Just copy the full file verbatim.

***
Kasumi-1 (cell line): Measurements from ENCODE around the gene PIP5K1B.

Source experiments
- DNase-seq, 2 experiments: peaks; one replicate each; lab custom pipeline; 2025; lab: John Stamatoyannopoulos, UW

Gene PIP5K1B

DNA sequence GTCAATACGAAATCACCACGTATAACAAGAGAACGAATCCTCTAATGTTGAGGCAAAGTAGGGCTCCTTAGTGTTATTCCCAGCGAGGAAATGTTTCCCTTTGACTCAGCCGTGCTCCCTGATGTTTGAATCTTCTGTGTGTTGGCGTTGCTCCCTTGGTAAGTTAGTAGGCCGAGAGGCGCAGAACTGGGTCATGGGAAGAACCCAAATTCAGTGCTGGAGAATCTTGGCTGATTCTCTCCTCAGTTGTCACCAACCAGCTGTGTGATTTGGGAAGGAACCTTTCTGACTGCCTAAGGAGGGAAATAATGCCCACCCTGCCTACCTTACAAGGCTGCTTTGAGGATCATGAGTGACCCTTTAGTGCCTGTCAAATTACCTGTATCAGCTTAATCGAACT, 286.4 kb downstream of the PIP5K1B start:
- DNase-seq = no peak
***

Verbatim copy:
Kasumi-1 (cell line): Measurements from ENCODE around the gene PIP5K1B.

Source experiments
- DNase-seq, 2 experiments: peaks; one replicate each; lab custom pipeline; 2025; lab: John Stamatoyannopoulos, UW

Gene PIP5K1B

DNA sequence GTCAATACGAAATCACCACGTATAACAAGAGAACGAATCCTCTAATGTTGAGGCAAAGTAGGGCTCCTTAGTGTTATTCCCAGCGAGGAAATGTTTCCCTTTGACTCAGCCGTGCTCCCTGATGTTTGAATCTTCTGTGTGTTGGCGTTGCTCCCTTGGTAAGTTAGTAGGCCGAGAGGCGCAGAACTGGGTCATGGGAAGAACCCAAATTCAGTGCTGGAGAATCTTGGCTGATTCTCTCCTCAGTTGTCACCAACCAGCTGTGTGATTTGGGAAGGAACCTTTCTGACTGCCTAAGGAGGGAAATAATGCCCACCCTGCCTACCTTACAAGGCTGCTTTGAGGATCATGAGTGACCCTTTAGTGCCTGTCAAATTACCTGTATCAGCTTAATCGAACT, 286.4 kb downstream of the PIP5K1B start:
- DNase-seq = no peak